Zwinglius Redivivus

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Archive for March 18th, 2017

If You’re a Christian You’re Supposed to Be In Church. Period. It’s Time To End The Excuses

From an essay in the Raleigh News and Observer:

Here are the reasons why, all things being equal, Christians must go to church:

Christianity is a team sport. Permit me a humble analogy. You might see yourself as a terrific baseball pitcher. But if you only throw baseballs in your backyard at a plywood cutout, you won’t progress. You’re not even really playing baseball.

To discover the full extent of your abilities, to understand the true game, you need a catcher, a coach, infielders and outfielders — and even someone standing in the batter’s box ready to swat your best fastball right back at you.

Same with being a Christian. You can’t do it well by yourself.

Communion is among our faith’s central sacraments, a ritual that celebrates Christians as members of a spiritual, God-ordained community. We’re many individuals who, joined together with Jesus and each other, form one great cosmic body. It’s in our spiritual DNA that we rely on one another; no one stands alone.

Attendance is commanded. The writer of Hebrews, for instance, warns us never to forsake assembling together with our brothers and sisters.

It’s not all about you. We’re sent to church to serve others as much as we’re sent there to be served. Believe it or not, you possess gifts and talents your brothers and sisters need. If you’re not present, you’re denying them benefits God intended them to enjoy.

Your fellow parishioners, including your pastor, will make you mad, hurt your feelings and get on your last nerve. This is exactly what’s supposed to happen. Finding ourselves offended and disappointed lets us see just how shallow and petty we are. It sands down our rough edges. We discover that, by gosh, we’re no better than all those other hymn-warbling yahoos!

Also, watching God work miracles through the smelly, imperfect, hypocritical men and women who make up a congregation reveals to us the unfathomable depths of God’s grace and love. It renews our faith. We realize he can use anybody — even us.

Your fellow Christians will reveal aspects of the Lord you’ve never seen. As we get to know our fellow pilgrims, as we hear them tell and retell their sordid stories while they’re bumbling along, we find they’ve experienced God in ways we haven’t. They’ve seen revelations we’ve never imagined. Over time, all these very different visions merge into a greater portrait of him than we’d ever otherwise behold.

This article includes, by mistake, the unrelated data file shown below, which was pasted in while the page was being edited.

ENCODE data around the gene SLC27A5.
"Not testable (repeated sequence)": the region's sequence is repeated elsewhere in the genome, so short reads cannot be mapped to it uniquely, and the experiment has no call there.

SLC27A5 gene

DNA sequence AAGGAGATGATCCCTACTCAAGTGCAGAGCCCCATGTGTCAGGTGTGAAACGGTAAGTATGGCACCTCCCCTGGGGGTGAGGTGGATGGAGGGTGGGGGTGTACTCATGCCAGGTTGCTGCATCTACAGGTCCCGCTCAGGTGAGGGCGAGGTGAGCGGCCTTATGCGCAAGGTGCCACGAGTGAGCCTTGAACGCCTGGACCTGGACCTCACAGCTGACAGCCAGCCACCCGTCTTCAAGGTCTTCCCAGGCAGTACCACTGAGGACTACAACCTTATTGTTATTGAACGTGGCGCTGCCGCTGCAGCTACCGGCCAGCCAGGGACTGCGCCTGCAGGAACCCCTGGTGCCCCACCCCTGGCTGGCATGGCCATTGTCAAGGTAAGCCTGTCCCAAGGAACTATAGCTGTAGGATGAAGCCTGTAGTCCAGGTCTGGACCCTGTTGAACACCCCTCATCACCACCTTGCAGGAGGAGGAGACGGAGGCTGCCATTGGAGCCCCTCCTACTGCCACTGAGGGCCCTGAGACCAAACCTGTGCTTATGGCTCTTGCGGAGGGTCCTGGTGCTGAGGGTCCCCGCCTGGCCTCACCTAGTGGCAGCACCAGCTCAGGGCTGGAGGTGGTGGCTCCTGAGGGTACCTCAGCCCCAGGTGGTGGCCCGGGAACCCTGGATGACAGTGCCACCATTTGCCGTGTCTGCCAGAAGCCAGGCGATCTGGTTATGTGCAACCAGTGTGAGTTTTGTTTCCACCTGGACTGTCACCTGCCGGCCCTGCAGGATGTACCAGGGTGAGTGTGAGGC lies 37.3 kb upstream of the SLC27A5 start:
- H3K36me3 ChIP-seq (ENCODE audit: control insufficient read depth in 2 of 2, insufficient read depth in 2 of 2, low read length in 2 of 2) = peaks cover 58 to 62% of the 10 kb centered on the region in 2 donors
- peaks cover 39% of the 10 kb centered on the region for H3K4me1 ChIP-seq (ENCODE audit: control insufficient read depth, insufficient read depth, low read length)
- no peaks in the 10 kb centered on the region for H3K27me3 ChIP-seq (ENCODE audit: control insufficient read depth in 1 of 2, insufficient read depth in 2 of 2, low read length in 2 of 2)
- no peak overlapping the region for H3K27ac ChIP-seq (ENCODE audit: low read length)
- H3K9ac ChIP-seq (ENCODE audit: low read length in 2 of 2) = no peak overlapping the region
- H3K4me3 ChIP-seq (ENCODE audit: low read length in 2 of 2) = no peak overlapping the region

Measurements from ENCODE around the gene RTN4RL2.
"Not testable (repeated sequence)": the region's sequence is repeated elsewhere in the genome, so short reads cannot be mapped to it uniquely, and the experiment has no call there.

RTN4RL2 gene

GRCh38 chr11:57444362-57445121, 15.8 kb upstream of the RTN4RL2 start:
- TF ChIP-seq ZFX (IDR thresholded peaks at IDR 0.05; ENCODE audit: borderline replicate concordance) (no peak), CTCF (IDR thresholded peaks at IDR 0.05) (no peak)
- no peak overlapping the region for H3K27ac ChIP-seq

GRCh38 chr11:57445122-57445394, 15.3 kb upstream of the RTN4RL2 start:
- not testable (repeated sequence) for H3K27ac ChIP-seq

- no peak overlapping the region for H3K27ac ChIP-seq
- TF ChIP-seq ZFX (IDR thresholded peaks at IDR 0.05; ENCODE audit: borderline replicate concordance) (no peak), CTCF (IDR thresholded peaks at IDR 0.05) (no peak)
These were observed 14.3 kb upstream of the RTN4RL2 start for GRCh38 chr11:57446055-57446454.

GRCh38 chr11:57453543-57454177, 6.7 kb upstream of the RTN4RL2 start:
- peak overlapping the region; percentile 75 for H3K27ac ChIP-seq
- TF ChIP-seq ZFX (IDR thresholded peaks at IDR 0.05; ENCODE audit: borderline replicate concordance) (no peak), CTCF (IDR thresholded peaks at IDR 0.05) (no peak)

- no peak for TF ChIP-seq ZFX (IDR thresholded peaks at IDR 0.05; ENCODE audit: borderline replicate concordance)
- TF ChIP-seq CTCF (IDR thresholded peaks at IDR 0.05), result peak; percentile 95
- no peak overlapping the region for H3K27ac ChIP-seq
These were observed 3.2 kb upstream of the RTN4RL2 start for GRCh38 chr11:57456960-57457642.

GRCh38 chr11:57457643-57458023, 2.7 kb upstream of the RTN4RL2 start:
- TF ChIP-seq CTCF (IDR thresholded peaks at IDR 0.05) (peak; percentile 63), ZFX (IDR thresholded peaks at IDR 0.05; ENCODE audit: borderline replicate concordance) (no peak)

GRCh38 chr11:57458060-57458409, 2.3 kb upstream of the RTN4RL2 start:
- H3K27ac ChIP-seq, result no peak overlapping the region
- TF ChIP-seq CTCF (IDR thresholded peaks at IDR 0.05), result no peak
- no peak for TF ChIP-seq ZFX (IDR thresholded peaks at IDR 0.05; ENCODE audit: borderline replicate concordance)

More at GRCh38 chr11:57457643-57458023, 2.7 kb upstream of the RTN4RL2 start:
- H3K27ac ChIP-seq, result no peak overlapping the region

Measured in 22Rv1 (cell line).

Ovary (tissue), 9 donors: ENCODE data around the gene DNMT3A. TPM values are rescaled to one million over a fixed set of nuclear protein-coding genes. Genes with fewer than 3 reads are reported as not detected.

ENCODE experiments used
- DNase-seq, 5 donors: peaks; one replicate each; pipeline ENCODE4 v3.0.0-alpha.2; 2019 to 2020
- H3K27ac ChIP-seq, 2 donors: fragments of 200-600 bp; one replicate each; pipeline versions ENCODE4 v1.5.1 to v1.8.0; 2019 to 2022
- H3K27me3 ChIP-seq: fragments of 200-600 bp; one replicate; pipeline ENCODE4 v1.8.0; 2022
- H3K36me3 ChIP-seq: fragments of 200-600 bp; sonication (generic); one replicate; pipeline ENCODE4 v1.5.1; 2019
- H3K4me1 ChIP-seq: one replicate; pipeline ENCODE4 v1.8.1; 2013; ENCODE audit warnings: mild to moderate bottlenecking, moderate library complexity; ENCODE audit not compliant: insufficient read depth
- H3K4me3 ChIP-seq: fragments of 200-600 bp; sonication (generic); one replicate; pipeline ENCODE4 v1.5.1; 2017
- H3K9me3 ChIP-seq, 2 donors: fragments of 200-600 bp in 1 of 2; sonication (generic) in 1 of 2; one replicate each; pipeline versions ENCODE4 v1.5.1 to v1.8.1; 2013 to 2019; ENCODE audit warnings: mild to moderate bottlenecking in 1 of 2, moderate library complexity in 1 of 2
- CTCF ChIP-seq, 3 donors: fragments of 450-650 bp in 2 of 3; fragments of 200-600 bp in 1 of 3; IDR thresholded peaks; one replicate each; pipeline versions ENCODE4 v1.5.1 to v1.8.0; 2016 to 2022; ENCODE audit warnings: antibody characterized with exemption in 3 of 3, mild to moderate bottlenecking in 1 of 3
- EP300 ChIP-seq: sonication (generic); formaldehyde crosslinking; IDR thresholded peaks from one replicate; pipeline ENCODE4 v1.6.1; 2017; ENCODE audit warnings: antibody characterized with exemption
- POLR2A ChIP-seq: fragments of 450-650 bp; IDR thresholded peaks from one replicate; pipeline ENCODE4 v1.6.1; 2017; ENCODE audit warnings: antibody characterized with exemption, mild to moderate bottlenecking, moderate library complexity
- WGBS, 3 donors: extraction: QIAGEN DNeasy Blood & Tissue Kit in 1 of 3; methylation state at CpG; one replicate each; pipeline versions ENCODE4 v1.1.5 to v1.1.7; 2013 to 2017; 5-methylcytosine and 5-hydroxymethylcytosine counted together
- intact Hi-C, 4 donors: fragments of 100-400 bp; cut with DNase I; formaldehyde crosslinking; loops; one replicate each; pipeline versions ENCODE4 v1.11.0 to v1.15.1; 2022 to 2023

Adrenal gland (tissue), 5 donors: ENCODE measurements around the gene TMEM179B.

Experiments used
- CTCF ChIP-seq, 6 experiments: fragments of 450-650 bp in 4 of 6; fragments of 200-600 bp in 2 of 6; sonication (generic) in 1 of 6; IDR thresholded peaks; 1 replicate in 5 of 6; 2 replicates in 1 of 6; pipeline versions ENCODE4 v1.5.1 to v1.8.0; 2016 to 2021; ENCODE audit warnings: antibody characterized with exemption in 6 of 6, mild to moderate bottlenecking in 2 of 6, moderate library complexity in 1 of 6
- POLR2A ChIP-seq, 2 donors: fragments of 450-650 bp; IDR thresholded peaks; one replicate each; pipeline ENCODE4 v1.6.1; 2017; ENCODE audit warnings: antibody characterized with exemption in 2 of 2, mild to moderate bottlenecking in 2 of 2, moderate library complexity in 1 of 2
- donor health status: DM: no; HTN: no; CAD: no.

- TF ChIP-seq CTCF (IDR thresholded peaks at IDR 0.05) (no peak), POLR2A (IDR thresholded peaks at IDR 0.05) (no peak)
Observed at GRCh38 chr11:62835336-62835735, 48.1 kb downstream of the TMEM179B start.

Your fellow churchgoers will inspire and comfort you. Sure, some Christians will let you down, because they’re human and that’s what humans do. But you’ll also find disciples who’ll sit beside you in court when your kid’s up on drug charges, and who’ll hold your hand when your spouse is lying in a coffin, and who’ll bring you soup when you’re sick with the flu. When everything’s going wrong, they’ll assure you it’s going to be OK in the end, because they — and God — have your back.

To the extent you honor your church, you honor Christ. “In as much as you’ve done it to the least of these my brothers and sisters,” Jesus said, “you’ve done it unto me.” When you dishonor or ignore his church, you’re dishonoring or ignoring him.

You’ll get plenty of laughs. You’ll sing and pray, sure. You’ll snore. You’ll grow fidgety. But as much as anything, you’ll experience joy — and mirth. Each church is a microcosm of the human comedy. When you’re not cussing about it, the sheer surreal madness of it just leaves you clutching your rib cage, shaking with laughter, tears of gratitude streaming down your cheeks.

Written by Jim

18 Mar 2017 at 2:32 pm

Posted in Theology

Signs of the Times

Written by Jim

18 Mar 2017 at 2:11 pm

Posted in Modern Culture

An Introduction to the Study of Jeremiah

9780567665720C. L. Crouch provides a clear and concise introduction to the complex text of Jeremiah. Readers are introduced to the diverse approaches to the book, with attention paid to the way that these approaches differ from but also relate to one another. After a brief introduction, Crouch addresses the formation of the book, especially in relation to its Hebrew and Greek versions; the theological interests of the book and the challenges posed by attempts to link these to an actual man ‘Jeremiah’; and the relationship of Jeremiah to other biblical prophets. Crouch focuses clearly on method and on approaches to the text, as is the mark of this series. This makes the book especially useful for students in the quest to navigate the diverse body of scholarly literature that surrounds this troublesome biblical book.

This volume is part of a quite extensive series, the several volumes of which you can examine here.